tinyurl.com/saronni-lug1
tinyurl.com/saronni-lug2


Nothing useful can be known from that.

Although we in sales speak of 'lug cuts', implying some old
Italian guy for hours with a very small file, the various
standard shapes are punched from standard lug blanks (or
cast in standard angles). Clean braze flow looks nicer,
yes, but most of the oopsies are usually in the paint.

Your seatstay top plugs are also dirt cheap and offered for
pennies with anything you like cut into them.


--
Andrew Muzi
www.yellowjersey.org/
Open every day since 1 April, 1971


  #5  
Old March 18th 17, 05:57 PM posted to rec.bicycles.tech
Tim McNamara
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Posts: 6,628
Default m-m-m-my Saronni

On Fri, 17 Mar 2017 10:02:32 -0700 (PDT), Doug Landau
wrote:

I really liked this bike. Not sure why I got rid of it, except I guess
it was just time for something new, just for a change. Paid $150 for
it ready to ride.

http://preview.tinyurl.com/saronni


Classic Italian road bike. Nice.
  #6  
Old March 18th 17, 07:12 PM posted to rec.bicycles.tech
external usenet poster
 
Posts: 2,646
Default m-m-m-my Saronni

On Friday, March 17, 2017 at 2:57:35 PM UTC-7, AMuzi wrote:
On 3/17/2017 4:21 PM, Doug Landau wrote:
On Friday, March 17, 2017 at 1:52:28 PM UTC-7, wrote:
On Friday, March 17, 2017 at 10:02:34 AM UTC-7, Doug Landau wrote:
I really liked this bike.
Not sure why I got rid of it, except I guess it was just time for something new, just for a change. Paid $150 for it ready to ride.

http://preview.tinyurl.com/saronni

Saronni's were sort of bottom top-end bikes. They were manufactured by a variety of makers so one could be nearly perfect while another badly brazed and fitted poorly.


What can be known from the heart-shaped cutouts on the lugs? I mean, they are there, but look sloppy/carelessly made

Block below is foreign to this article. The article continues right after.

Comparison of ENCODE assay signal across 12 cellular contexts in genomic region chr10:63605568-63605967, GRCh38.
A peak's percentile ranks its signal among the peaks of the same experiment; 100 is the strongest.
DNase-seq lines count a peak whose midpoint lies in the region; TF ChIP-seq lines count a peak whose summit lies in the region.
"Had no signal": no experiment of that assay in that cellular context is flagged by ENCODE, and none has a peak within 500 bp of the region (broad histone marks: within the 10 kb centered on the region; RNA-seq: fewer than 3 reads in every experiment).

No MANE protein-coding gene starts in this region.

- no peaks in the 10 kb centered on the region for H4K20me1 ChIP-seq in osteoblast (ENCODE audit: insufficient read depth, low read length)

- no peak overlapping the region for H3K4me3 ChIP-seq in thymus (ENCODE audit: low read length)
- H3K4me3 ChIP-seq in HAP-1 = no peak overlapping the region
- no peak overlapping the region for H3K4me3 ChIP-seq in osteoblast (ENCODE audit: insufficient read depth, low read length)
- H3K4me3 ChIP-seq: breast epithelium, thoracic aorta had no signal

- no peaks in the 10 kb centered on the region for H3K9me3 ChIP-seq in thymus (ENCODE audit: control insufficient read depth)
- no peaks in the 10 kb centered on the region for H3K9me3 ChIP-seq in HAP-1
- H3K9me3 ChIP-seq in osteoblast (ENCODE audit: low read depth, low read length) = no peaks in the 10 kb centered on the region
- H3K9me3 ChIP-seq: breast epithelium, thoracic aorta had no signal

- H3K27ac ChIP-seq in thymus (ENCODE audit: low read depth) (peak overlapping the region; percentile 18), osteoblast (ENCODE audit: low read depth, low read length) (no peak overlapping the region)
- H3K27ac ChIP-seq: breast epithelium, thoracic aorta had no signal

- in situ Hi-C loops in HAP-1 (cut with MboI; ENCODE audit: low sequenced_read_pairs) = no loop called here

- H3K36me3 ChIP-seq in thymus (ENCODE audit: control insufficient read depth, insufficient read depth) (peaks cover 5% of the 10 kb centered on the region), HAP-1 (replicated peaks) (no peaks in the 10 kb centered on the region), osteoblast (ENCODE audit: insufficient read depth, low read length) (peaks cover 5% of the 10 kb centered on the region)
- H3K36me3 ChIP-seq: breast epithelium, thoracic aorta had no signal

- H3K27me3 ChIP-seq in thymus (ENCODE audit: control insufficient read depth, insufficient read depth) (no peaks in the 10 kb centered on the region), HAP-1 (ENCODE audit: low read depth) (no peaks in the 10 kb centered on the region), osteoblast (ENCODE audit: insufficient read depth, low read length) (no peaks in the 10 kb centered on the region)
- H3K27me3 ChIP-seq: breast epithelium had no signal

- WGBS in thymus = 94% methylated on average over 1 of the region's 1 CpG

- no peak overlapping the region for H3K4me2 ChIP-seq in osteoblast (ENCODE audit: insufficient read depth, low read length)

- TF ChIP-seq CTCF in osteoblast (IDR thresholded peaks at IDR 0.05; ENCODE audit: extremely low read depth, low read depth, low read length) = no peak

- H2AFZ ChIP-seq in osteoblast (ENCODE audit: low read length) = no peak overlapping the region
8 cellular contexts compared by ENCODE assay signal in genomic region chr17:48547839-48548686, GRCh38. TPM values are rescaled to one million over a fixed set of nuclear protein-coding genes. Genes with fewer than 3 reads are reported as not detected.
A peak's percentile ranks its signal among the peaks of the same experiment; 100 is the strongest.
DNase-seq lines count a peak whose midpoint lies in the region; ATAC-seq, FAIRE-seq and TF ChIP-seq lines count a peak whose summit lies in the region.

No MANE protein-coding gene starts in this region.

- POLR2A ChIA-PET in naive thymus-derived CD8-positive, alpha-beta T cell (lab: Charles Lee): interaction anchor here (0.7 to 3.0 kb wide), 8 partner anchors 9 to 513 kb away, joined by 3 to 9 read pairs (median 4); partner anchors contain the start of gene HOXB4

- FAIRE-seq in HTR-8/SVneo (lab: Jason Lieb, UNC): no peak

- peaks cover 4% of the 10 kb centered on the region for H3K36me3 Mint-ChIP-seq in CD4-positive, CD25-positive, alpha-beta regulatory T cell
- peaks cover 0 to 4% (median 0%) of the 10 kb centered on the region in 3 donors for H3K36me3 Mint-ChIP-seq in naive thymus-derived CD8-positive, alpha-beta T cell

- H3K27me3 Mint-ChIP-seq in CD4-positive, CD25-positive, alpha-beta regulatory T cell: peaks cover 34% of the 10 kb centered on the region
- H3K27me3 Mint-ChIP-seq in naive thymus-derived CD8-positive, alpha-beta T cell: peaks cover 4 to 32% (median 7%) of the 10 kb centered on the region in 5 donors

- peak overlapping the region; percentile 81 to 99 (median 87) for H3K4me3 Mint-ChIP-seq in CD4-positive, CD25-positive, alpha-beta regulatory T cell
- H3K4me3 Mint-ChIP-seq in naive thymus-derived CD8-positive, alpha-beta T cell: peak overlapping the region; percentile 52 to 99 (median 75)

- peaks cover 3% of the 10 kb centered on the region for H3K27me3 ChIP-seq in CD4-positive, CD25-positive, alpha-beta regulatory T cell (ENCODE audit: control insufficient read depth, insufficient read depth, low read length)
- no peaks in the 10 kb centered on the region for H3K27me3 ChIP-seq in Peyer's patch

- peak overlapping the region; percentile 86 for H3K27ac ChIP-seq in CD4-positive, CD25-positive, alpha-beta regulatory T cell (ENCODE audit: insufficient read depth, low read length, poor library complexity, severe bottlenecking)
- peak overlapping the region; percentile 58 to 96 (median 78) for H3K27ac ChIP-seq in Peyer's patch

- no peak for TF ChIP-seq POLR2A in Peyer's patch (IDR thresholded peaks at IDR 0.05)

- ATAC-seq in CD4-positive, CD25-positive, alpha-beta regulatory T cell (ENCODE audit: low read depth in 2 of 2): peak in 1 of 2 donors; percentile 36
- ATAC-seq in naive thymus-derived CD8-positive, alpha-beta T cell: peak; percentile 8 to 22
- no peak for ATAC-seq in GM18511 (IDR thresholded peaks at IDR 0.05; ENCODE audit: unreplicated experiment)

tinyurl.com/saronni-lug1
tinyurl.com/saronni-lug2


Nothing useful can be known from that.

Although we in sales speak of 'lug cuts', implying some old
Italian guy for hours with a very small file, the various
standard shapes are punched from standard lug blanks (or
cast in standard angles). Clean braze flow looks nicer,
yes, but most of the oopsies are usually in the paint.

Your seatstay top plugs are also dirt cheap and offered for
pennies with anything you like cut into them.


But what you can't see under the lugs is important. The tubing ends have to be fitted tightly to the tube it is meeting with - the top tube fitted to the head tube has to have the proper angle cut into it. If you do not have this the frame flexes a bit around that joint. The bike just doesn't feel correct. The downtube and seat tube fitting against the bottom bracket as well. If you look into a well made frame you won't see any gaps and the brazing runs right up to the edge of the connections so that you can't tell the difference between the tube and the BB casting. The older French bikes had this sloppy fitting and so they gave the bike long geometry so that you couldn't turn fast enough for it to be a problem.